1 cup baking soda
1/4 to 1/2 cup washing soda
1 tablespoon liquid soap 
Hot water
Few drops white vinegar
Make sure oven is off and totally cool. No need to disconnect power. Wipe off surface soot and any fresh spills. Combine dry ingredients and gradually add hot water until you have a thick but malleable paste. For greasy ovens, add an additional 1/4 cup washing soda. Add vinegar (watch it fizz!). Coat all oven surfaces and leave overnight. Wipe off with warm water.
Soft Scrub  
Use this non-scratching, chlorine-free paste on enamel or porcelain.
1 cup baking soda or borax 
Warm water 
2 to 3 drops liquid soap
Combine baking soda or borax with enough water to form a paste. Add liquid soap. Apply to surfaces, let sit at least 5 minutes, and scrub with a non-abrasive sponge. Rinse and wipe off residue.
Grout Cleaner  
Kill mildew and whiten grout without chlorine.
Baking soda
White vinegar or hydrogen peroxide
Combine ingredients to make a paste. Let stand 30 minutes or more, then scrub.
Lye-Free Drain Cleaner  
For a clogged drain, use a plumber’s snake or an untwisted coat hanger to pull out as much gunk as possible. Pour 1/2 cup baking or washing soda down the drain; gradually add 1/2 cup white vinegar. Let fizz and dissolve. Carefully pour in boiling water from a tea kettle. Wait half an hour. Repeat as necessary. Before calling a plumber, let things cool off and snake again.
Before you roll up your sleeves, remember, even all-natural cleaning ingredients can be irritating. Open windows to ventilate rooms while you clean, and wear gloves. Store all cleaning products, including homemade mixtures, in sealed containers in a cool, dry place.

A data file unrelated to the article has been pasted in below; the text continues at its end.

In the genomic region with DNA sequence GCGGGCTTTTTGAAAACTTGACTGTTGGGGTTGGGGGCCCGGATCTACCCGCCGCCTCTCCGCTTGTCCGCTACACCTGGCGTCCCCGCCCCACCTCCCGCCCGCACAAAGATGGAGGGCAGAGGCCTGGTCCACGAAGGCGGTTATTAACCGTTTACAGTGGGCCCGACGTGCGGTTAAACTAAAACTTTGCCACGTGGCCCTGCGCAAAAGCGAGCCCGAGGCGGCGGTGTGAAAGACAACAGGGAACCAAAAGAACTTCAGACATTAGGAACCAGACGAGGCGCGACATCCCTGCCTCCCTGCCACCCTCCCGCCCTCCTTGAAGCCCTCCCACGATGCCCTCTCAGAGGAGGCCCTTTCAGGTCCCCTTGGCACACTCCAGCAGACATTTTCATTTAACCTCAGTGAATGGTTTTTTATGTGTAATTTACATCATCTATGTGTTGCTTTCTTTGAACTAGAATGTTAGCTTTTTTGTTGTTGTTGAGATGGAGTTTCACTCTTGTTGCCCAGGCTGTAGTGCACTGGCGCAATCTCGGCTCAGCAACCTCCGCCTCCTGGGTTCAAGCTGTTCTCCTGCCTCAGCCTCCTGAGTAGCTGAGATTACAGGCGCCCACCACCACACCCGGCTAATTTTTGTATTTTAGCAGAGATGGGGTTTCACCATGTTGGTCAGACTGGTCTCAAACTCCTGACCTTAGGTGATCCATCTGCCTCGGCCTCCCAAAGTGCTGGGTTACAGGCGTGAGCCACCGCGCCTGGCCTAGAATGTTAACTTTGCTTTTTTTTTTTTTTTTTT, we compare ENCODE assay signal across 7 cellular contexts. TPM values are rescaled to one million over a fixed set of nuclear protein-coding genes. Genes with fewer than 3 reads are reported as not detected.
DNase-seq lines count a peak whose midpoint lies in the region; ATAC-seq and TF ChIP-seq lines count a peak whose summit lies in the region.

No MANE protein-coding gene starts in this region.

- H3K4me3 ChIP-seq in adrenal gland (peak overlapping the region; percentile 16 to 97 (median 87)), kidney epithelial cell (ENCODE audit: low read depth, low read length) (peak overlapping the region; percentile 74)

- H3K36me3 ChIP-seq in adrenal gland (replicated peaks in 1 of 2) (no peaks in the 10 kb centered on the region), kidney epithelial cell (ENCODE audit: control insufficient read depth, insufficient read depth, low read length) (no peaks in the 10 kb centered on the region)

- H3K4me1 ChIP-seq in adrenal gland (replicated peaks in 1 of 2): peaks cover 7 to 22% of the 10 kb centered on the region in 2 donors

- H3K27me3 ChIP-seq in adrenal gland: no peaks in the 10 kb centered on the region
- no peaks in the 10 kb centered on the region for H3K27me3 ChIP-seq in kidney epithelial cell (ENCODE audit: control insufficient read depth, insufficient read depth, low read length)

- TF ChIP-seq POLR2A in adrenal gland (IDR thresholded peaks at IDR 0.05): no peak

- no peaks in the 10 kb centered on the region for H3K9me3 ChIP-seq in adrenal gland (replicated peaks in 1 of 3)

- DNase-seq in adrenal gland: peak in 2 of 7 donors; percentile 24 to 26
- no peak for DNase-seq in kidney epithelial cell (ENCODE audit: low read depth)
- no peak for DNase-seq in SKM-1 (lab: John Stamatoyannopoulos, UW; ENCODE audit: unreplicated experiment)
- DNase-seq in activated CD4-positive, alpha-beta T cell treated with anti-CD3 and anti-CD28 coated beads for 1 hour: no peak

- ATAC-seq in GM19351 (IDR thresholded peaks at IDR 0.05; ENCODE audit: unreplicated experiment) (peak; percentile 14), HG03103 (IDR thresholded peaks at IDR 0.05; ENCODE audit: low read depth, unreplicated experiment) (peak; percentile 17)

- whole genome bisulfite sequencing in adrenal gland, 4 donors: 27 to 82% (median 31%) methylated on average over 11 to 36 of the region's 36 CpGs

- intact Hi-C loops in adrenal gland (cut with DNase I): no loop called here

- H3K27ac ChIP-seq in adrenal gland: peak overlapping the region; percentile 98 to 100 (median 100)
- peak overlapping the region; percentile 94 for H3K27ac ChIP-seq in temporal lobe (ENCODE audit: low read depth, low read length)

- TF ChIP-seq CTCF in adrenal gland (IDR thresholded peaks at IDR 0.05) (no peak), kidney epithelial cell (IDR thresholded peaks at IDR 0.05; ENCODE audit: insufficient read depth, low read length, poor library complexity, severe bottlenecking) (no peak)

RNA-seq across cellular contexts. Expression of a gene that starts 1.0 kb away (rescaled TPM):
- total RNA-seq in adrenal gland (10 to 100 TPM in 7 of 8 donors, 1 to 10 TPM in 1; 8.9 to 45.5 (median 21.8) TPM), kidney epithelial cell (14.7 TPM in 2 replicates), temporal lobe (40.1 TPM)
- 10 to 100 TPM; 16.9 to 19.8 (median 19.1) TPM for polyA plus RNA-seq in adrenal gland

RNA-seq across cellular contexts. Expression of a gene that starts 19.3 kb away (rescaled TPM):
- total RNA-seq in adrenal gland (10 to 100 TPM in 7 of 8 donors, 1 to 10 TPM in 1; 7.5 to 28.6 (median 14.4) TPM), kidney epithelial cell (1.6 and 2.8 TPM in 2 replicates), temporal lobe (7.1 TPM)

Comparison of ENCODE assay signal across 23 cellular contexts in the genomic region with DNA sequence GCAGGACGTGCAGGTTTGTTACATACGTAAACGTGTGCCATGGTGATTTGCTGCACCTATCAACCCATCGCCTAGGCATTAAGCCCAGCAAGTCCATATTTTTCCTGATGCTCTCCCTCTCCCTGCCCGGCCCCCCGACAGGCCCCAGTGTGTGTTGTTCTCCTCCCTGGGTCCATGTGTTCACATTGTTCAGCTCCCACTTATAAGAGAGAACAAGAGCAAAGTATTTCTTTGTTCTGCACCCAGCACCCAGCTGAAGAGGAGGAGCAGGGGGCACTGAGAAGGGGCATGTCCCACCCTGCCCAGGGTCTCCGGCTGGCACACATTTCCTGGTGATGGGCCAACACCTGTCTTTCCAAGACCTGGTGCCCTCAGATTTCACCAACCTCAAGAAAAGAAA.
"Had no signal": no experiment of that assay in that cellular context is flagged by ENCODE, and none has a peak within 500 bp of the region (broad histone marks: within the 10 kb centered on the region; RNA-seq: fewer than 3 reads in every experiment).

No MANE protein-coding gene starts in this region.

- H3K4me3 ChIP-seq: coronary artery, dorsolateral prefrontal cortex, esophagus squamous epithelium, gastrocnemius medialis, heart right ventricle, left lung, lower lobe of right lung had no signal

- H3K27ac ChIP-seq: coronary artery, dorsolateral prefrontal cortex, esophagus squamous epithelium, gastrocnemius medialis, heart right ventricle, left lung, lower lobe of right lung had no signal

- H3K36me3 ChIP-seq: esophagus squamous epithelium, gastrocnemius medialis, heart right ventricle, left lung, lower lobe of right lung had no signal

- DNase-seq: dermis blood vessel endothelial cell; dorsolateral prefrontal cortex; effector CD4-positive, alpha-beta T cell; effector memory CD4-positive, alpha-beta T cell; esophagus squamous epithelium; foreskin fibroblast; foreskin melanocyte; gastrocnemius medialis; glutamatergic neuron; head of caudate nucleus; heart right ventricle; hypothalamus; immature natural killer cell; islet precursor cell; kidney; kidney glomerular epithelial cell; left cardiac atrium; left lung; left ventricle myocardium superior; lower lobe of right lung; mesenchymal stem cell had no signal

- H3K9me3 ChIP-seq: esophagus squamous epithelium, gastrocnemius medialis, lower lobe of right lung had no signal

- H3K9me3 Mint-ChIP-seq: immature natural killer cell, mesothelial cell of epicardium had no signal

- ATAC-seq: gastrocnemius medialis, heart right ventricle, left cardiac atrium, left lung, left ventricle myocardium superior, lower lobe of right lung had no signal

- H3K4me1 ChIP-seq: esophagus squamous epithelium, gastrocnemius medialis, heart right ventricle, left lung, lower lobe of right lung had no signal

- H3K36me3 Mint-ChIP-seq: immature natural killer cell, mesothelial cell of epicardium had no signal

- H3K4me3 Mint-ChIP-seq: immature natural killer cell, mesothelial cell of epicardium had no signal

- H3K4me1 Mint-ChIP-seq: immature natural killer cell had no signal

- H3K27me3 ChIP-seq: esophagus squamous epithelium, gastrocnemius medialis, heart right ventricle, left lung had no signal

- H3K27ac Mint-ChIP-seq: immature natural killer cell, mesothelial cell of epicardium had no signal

Hello Green Mattress, Goodbye Toxic Hotbed

Spring cleaning should include our indoor air.  A reader recently asked me, “I’m looking for a green healthy mattress. What do you recommend?”

Because we spend about half our lives in bed, I recommend a  mattress made of natural materials and free of chemical treatments.  Alas, most conventional mattresses are stuffed with petroleum-based, polyurethane foam that can release, or “offgass,” volatile organic compounds (VOCs) that have been linked to cancer, allergies, asthma and harm to nervous systems and children’s development.  These chemicals include toxic fire retardants that migrate into the air we breathe.

Greener Penny has long advocated against these synthetic chemicals. In 2010, we spoke with Heather Stapleton, a professor of chemistry at Duke, who warned against the health threats posed by widely used mattress fire retardants,  such as tris, which a study led by Stapleton found in house dust.   

In March, California proposed new rules  for fire retardancy in furniture and baby products that, if passed, will likely render these chemicals obsolete. Recent tests commissioned by the Chicago Tribune found that popular baby mattresses were hotbedsof toxic flame retardants

What to look for

Choose mattresses made from natural, renewable and untreated materials:  wool, cotton (in either, certified organic is greenest) and latex from rubber trees.

Mattresses wrapped in wool, a naturally fire retardant material, can meet the current  U.S. Consumer Safety Products Commission (CPSC)  “open flame” flammability standard (based on the California standard that the state is now poised to change).  standard without adding chemicals.

If you want a wool-free mattress that’s untreated with fire retardant chemicals, you’ll have to provide the retailer with a prescription from your doctor. Here’s a form you can download

There are now many companies selling greener mattresses in adult and crib size. They also sell less expensive futons or mattress toppers. All are available in a range of natural materials and prices. Here’s a list

See Playing With Fire,  The Tribune’s excellent investigative series on the chemical and cigarette industries